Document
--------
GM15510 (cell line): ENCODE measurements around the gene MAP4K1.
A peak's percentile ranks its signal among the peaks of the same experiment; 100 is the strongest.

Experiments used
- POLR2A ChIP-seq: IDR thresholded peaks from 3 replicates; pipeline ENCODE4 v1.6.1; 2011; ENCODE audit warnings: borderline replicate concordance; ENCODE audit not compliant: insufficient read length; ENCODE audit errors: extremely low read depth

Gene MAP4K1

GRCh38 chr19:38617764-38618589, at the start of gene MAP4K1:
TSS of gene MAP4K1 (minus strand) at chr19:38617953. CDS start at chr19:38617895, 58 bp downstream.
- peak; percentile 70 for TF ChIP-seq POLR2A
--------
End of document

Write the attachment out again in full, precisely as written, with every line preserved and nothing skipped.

GM15510 (cell line): ENCODE measurements around the gene MAP4K1.
A peak's percentile ranks its signal among the peaks of the same experiment; 100 is the strongest.

Experiments used
- POLR2A ChIP-seq: IDR thresholded peaks from 3 replicates; pipeline ENCODE4 v1.6.1; 2011; ENCODE audit warnings: borderline replicate concordance; ENCODE audit not compliant: insufficient read length; ENCODE audit errors: extremely low read depth

Gene MAP4K1

GRCh38 chr19:38617764-38618589, at the start of gene MAP4K1:
TSS of gene MAP4K1 (minus strand) at chr19:38617953. CDS start at chr19:38617895, 58 bp downstream.
- peak; percentile 70 for TF ChIP-seq POLR2A